Posted: Aug 02, 2017 12:39 pm
by Teague
After Health Care Victory, Senate Democrats Seek Compromise on Tax Plan

Senator Chuck Schumer, the minority leader, and Senator Ron Wyden, the ranking Democrat on the Senate Finance Committee, organized the drafting of the letter, which lays out their priorities. Three Democratic senators who are up for re-election next year — Joe Donnelly of Indiana, Joe Manchin III of West Virginia and Heidi Heitkamp of North Dakota — did not sign the letter. They could be ripe targets for Republicans looking for Democrats to get on board with their tax plan.

Despite the outreach, bipartisanship will not come easy.

On taxes, Democrats tend to favor raising taxes on the rich to pay for cuts that would reduce tax rates for middle-income families. The parties are in closer agreement on changes to the corporate tax system, but Democrats argue that the cuts Republicans are proposing are far too deep.

In the conditions laid out in their letter, the Democrats insisted that changes to tax laws not increase the tax burden on the middle class and that the wealthiest 1 percent of taxpayers not see their tax bills shrink.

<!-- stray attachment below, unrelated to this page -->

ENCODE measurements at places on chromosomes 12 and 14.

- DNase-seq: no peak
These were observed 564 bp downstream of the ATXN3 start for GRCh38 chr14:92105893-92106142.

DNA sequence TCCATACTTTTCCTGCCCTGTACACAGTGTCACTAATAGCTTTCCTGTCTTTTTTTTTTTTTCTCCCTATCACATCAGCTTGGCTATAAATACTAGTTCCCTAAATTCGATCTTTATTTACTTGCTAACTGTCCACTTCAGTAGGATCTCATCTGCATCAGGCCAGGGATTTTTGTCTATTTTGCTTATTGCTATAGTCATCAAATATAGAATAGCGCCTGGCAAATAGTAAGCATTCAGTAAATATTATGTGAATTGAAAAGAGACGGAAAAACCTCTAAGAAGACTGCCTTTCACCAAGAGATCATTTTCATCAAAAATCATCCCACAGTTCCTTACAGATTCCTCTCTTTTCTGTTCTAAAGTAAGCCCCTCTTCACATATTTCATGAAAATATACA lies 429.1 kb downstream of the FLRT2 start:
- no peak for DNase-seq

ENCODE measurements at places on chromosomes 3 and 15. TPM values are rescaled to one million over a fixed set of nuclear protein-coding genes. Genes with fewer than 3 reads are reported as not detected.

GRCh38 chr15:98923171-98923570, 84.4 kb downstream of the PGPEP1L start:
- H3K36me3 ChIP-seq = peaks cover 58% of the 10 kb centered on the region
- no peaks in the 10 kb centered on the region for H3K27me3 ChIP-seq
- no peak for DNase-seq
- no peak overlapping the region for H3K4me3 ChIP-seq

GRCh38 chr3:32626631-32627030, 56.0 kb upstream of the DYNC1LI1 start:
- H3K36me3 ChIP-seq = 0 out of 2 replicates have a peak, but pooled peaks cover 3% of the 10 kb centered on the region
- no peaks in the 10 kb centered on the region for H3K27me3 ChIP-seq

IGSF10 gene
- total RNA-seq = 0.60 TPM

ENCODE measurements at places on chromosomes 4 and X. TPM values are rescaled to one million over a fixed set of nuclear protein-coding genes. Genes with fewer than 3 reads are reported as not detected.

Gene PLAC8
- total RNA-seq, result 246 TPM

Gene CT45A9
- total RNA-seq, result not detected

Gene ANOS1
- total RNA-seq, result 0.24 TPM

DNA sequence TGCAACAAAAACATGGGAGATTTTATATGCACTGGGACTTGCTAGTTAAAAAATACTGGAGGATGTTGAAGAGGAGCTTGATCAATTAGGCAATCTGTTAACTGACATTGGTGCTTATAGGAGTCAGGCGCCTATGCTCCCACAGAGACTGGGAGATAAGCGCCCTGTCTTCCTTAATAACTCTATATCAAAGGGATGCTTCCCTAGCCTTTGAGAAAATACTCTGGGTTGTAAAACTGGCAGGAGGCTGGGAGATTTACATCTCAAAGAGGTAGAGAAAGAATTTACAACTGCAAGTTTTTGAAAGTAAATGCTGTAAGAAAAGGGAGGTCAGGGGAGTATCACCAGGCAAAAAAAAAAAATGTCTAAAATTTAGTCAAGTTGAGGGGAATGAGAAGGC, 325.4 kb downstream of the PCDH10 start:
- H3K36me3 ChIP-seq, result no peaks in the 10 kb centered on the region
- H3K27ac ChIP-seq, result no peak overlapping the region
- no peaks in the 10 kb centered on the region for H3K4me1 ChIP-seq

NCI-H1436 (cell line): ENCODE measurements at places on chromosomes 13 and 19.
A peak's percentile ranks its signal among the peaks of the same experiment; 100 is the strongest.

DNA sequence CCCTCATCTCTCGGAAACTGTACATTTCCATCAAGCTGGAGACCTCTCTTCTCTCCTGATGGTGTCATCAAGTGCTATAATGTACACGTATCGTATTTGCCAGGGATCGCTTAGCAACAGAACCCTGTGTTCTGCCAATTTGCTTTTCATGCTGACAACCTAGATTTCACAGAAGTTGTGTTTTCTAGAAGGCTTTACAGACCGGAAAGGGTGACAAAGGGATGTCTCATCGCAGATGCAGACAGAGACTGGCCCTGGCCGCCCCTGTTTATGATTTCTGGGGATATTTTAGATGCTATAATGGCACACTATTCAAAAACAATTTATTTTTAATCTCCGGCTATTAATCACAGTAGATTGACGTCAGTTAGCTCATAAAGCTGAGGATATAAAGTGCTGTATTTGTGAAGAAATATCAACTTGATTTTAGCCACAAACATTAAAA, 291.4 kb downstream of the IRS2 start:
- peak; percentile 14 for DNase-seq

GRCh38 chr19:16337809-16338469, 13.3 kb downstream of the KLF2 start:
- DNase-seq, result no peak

They also insisted that Republicans return to “regular order” and not try to push a tax bill through Congress using budget reconciliation rules that require only a simple majority in the Senate.

Finally, they want a rewrite of the tax code that does not add to the deficit and is not paid for with cuts to programs such as Medicare, Medicaid and Social Security.

For much of this year, Democrats have criticized the proposed tax policies of Republicans as giveaways to the rich. It was clear on Tuesday that Republicans are not eager to let Democrats meddle with their plans for a tax overhaul, even if they would welcome a few of their votes.

“We will need to use reconciliation because we have been informed by the majority of the Democrats in a letter I just received today that most of the principles that would get the country growing again, they’re not interested in addressing,” Mr. McConnell said, leaving the option for Democrats to support a Republican-led tax plan. “So I don’t think this is going to be 1986 when you had a bipartisan effort to scrub the code.” ... -plan.html

Here come the tax cuts for the rich!